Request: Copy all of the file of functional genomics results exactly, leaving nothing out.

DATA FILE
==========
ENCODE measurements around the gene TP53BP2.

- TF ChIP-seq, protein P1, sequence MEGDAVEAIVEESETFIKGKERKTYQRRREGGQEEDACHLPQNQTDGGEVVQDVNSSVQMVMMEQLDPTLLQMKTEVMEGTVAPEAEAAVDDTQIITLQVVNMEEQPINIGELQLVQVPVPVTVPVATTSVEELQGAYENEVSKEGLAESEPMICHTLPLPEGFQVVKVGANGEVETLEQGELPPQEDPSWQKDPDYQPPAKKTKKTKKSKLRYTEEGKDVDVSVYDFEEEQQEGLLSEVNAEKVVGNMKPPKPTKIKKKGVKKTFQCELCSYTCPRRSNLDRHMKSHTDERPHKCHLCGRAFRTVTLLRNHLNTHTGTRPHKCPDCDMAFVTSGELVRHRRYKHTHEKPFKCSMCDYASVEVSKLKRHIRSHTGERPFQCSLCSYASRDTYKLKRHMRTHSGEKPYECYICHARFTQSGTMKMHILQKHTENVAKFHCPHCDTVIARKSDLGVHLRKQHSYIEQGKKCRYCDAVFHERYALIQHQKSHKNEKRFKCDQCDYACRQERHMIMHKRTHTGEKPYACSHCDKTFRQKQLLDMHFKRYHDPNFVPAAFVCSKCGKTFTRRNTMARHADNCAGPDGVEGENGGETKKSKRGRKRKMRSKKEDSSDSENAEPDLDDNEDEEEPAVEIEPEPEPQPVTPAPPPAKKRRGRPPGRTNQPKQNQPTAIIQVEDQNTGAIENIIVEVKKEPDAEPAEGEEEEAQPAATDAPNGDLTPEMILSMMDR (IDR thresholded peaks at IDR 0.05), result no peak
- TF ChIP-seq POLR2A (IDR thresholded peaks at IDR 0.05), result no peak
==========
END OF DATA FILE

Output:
ENCODE measurements around the gene TP53BP2.

- TF ChIP-seq, protein P1, sequence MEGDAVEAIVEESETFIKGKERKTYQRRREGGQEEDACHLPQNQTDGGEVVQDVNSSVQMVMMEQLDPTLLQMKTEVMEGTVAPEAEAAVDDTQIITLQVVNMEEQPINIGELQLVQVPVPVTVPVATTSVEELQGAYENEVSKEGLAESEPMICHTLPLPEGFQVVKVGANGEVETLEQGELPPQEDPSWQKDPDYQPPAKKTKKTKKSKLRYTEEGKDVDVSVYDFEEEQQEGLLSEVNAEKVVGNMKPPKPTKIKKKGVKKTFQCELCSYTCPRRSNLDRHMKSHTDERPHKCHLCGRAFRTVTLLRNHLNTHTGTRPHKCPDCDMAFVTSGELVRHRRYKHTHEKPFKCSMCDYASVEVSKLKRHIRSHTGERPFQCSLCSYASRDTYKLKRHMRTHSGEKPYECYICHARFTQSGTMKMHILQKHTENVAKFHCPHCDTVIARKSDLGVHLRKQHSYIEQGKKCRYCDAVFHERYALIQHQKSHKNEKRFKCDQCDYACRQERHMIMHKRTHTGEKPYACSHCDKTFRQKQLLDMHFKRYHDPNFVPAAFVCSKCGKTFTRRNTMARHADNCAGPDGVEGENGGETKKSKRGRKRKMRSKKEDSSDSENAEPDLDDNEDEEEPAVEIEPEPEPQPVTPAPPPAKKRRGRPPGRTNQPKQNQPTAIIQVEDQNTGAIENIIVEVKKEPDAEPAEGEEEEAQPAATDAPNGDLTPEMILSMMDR (IDR thresholded peaks at IDR 0.05), result no peak
- TF ChIP-seq POLR2A (IDR thresholded peaks at IDR 0.05), result no peak